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Modular design technique: components that work together

How DICK’S Sporting Goods designed their components to be reusable and plug into and along side each other.

Modular design technique: components that work together

Examples of modular components that DICK'S Sporting Goods uses in their master template.

To make a design work modularly, your components have to be flexible, so they can be put together in a number of ways. One way to do this is to group your components into stackable sections that provide structure. The other is as smaller, standalone elements that can be plugged into those stackable sections, among content.

DICK’S Sporting Goods emails are a good example of this in practice. Because of the large number of products they carry, using this approach allows them to turn around more emails, faster. So they can keep up with the on-going promotional efforts that all of their products demand!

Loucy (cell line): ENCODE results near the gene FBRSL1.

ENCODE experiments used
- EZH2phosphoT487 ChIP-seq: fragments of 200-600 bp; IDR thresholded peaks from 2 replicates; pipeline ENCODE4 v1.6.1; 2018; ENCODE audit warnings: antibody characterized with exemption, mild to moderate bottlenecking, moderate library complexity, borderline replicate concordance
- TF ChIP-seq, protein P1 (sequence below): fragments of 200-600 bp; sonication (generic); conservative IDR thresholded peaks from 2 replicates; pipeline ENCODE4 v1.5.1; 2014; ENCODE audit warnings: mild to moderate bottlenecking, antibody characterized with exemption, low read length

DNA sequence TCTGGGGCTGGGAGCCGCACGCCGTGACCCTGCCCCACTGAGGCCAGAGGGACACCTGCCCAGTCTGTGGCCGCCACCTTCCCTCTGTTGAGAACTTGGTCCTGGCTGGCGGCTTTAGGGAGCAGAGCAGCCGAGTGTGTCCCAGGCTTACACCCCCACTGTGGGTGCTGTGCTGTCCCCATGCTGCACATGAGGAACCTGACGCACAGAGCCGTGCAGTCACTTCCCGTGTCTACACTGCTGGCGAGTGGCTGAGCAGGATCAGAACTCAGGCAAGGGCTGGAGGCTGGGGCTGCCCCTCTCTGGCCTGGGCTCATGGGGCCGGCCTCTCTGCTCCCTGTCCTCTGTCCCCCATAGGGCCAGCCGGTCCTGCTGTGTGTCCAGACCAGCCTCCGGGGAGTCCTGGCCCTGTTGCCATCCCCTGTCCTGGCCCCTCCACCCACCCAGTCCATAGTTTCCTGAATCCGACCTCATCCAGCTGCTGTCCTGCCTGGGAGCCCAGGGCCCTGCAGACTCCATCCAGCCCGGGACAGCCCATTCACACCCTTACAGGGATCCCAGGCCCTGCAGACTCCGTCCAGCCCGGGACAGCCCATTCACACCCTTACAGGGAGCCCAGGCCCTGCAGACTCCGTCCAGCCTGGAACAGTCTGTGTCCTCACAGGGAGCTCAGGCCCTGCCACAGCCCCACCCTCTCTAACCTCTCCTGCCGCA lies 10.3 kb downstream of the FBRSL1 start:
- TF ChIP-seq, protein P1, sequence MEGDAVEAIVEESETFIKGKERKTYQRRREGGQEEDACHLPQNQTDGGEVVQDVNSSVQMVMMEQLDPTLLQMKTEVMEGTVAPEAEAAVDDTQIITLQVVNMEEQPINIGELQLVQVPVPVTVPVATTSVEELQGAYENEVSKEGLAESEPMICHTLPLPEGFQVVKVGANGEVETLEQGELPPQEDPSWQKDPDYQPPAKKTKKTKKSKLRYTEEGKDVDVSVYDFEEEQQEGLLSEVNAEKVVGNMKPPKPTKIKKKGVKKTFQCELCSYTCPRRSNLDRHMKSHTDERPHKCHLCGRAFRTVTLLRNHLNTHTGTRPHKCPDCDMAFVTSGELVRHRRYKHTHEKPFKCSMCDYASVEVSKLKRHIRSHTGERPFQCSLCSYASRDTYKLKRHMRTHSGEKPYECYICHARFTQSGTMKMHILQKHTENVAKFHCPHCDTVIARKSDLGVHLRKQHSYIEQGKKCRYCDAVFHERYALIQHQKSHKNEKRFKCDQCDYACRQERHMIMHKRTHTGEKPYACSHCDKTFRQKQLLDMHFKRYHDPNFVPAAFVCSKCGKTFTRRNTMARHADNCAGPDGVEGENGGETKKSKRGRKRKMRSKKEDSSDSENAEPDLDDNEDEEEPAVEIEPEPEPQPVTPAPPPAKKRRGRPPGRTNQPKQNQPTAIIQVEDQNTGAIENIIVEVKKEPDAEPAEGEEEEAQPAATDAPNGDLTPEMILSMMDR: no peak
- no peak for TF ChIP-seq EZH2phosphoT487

Structural options

Starting with a series of sections for building the layout, each section maintains a consistent space where components can be dropped in. Their sections include:

Library of components

With space for smaller components determined, they were then able to go through and put together a variety of them. Each component based on a specific piece of content:

Dividing components this way gives you a framework to work within when designing new layout sections and smaller components. It also allows for getting very specific with your pieces of content as you are able to have a range of options you can mix and match.

Learn how DICK’S Sporting Goods used Blocks Edit to visually build their emails using their custom designed components. And find out how to make your own design editable.

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